Attorney General Josh Stein and other state officials are investigating a drug and alcohol rehab center that faces allegations of forced labor, abuse, fraud and more. The North Carolina company operates clinics near Asheville and Raleigh.
The investigation comes on the heels of an article about the rehab company that was published by Reveal, a nonprofit news website run by the Center for Investigative Reporting.
According to that report, a company called Recovery Connections Community put its patients to work for free in adult care homes, charging the homes for their labor but not paying the patients for their work. Some of the patients told Reveal they worked 16-hour days for no pay and also received little to no training before going to work in those sensitive medical environments.
While at work the rehab patients themselves also sometimes got into trouble, stealing the types of opioids that had sent some of them down the path of addiction in the first place, or sexually abusing the elderly or disabled patients at these homes, Reveal reported.
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“I am extremely concerned about the allegations against Recovery Connections," Stein said in a written statement to The News & Observer. "Effective treatment is critical for people with substance use disorder. The idea that people coming to a program for help were victimized instead is sickening, as is the potential of elder abuse."
Nine adult care homes use the rehab company's patients as workers, Reveal reported, including six in small towns outside of Asheville, one in a suburb of Winston-Salem and two in Angier.
Stein said the N.C. Department of Justice is now working with the State Bureau of Investigation, the Department of Health and Human Services, and local prosecutors where the company operates. It has two clinics in or near Asheville in Buncombe County, and a third clinic just south of Raleigh, in the Harnett County town of Angier.
“A scheme of this nature that crosses jurisdictions and agencies will require many of us working together," Stein said.
And DHHS confirmed Friday to The News & Observer that it recently sent a cease-and-desist letter to the rehab company, as well as letters to the adult home care businesses that it contracts with.
The company's founder, Jennifer Warren, is no stranger to state regulators. Officials here have been aware of troubling accusations against her since at least 2008, for issues dating back to at least 2004, according to a state document. And Reveal reported that a state board that regulates substance abuse workers stripped her of two certifications in 2012, for actions she engaged in while employed at a different rehab clinic and, later, after founding Recovery Connections Community.
Warren couldn't immediately be reached for comment by The News & Observer. According to Reveal, she declined to be interviewed but did defend herself in a Facebook post.
"Because of the structure of this kind of program, many people leave with resentments and are disgruntled," Warren wrote, according to Reveal. "I have spent the majority of my adult life trying to give back."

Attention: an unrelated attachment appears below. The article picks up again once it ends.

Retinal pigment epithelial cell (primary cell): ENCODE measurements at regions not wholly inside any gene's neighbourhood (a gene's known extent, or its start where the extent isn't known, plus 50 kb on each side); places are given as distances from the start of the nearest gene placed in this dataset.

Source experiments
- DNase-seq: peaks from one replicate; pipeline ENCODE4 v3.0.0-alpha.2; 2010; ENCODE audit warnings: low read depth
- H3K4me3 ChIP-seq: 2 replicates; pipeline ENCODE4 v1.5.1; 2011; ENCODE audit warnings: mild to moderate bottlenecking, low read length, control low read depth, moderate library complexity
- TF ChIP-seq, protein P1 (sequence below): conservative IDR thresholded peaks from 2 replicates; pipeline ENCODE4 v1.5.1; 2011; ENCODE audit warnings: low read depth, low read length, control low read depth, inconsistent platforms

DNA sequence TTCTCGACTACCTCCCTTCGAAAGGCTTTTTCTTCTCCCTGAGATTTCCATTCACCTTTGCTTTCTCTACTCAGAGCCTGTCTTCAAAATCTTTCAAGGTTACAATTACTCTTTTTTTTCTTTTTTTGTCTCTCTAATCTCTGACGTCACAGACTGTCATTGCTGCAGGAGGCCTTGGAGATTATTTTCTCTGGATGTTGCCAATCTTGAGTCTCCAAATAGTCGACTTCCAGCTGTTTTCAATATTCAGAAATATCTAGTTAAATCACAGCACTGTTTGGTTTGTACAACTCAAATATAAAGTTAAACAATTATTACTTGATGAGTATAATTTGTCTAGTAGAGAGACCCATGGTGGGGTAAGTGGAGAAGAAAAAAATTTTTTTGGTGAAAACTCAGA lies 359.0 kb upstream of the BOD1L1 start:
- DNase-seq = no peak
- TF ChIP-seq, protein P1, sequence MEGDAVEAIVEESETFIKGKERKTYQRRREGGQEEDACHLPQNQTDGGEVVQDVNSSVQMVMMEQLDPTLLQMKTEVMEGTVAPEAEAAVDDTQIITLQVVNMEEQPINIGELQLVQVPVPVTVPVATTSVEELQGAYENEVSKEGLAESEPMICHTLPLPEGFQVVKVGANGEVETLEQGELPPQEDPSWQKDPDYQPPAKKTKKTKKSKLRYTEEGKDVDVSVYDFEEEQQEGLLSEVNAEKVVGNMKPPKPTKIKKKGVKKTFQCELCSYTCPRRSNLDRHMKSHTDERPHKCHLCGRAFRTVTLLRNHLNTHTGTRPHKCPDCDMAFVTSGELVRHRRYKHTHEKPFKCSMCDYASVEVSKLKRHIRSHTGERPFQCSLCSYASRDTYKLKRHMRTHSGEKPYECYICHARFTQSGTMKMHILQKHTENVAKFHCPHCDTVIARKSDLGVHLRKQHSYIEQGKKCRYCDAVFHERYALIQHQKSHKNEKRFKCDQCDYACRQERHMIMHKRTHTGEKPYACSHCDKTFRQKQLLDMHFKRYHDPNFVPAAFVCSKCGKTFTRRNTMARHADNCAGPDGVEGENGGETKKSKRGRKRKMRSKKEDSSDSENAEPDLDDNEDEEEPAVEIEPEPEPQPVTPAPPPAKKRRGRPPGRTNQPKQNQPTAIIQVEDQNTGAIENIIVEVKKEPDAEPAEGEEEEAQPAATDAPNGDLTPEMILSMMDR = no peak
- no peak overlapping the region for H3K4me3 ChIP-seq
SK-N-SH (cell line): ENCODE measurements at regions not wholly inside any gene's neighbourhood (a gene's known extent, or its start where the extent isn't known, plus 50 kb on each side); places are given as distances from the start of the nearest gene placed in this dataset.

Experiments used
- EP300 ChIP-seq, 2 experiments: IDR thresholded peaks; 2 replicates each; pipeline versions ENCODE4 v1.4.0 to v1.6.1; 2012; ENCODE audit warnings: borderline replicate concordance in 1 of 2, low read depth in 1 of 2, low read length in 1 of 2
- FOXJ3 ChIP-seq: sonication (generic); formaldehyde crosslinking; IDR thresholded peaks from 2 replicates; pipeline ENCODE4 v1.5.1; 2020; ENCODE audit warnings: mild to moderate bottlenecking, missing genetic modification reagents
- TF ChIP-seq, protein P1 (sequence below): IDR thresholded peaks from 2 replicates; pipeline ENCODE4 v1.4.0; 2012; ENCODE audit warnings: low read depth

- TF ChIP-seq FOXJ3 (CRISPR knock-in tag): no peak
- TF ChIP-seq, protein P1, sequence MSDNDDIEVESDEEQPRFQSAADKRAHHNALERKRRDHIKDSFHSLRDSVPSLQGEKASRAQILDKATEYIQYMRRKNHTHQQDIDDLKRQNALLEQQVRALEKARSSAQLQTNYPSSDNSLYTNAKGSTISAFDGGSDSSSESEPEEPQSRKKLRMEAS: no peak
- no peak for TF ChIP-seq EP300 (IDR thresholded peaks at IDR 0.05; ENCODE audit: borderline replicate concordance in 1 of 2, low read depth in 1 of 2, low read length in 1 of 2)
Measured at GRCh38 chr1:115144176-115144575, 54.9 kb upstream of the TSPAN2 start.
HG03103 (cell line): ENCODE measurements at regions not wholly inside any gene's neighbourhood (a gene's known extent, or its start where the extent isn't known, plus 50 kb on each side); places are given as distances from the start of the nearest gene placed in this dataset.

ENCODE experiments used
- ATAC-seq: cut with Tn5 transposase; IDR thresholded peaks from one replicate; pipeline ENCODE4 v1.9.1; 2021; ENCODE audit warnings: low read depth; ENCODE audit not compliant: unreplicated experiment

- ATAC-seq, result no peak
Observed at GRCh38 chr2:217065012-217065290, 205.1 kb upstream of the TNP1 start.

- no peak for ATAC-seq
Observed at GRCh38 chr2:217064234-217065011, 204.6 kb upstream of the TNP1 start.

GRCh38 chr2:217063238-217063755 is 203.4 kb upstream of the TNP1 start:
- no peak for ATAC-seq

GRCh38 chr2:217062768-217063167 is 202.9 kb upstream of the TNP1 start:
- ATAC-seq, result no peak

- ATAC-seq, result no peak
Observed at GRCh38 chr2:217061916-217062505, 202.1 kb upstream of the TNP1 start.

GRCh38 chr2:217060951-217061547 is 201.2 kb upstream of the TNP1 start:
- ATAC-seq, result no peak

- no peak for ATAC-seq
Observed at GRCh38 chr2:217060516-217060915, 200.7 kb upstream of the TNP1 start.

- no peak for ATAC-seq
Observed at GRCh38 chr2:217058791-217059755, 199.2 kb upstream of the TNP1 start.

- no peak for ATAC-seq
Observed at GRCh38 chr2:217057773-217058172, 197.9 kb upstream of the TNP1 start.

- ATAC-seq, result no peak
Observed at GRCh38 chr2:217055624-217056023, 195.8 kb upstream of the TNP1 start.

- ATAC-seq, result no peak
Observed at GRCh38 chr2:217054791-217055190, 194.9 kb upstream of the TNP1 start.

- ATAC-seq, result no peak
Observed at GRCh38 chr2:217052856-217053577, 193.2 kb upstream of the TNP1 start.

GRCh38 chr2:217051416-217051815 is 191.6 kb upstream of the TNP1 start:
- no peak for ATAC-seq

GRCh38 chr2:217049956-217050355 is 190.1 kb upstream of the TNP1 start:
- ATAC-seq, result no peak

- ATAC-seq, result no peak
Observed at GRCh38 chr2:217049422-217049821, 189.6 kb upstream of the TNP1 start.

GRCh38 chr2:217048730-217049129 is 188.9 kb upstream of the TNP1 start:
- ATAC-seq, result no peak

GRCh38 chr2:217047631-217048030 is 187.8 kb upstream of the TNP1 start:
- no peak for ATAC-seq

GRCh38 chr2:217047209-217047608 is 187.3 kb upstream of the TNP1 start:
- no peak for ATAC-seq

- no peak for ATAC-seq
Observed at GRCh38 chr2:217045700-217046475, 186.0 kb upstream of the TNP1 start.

That Facebook message did not appear on her publicly available page as of Friday. There are no recent public posts on her page, which says that she was born in California, graduated from Sanderson High School in Raleigh and then studied at several universities, including UNC-Wilmington, the University of Alabama and Appalachian State University. It's unclear if she received degrees from any of those universities, and if so in what fields.
Back in 2012, members of a state substance abuse regulatory board found numerous reasons to threaten Warren's substance abuse certifications.
A legal filing from the board against Warren, who was then named Jennifer Hollowell, stated that she had been sleeping with a client and taking donations of money, gifts and perks like salon appointments for herself even though they were meant for her patients. She was also accused of forcing her patients to do unpaid work around her house, even babysitting her children for days at a time while she went on vacation.
And, the board noted, recovering addicts who spent time at her rehab facilities were actually more likely to relapse the longer they spent with her.
It's unclear if the state regulatory board ever attempted to get law enforcement involved in its numerous accusations against Warren, although several years later in 2015 she pleaded guilty to food stamp fraud, which was one of the complaints the board had noted against her previously. She was sentenced to probation.
Now, in addition to the possible criminal investigations that Stein's office alluded to, Warren and her company could also face a civil lawsuit from the state if the company doesn't abide by DHHS' cease-and-desist letter.
Drug rehab facilities like Recovery Connections Community are not licensed by the state, which means it's not easy for the state to regulate them or shut them down. Chris Mackey, the communications director for DHHS, warned against making assumptions against all rehab clinics just because of the allegations against one company.
The lack of regulations means that DHHS can't do much about most of the allegations Reveal reported. However, DHHS isn't totally powerless. Its cease and desist letter, sent on May 16, states that Recovery Connections Community is violating state law by contracting its clients out as health care workers. That requires a special state "nursing pool" license, which the company does not have. The state can sue the company if it doesn't stop.
Another DHHS spokesman, Cobey Culton, said the agency is working with the other parts of state government to try to hold the company accountable.
"There is no single lead agency; rather, we are part of a multi-agency effort," he said. "Our activities will be focused on those areas for which we have authority and oversight."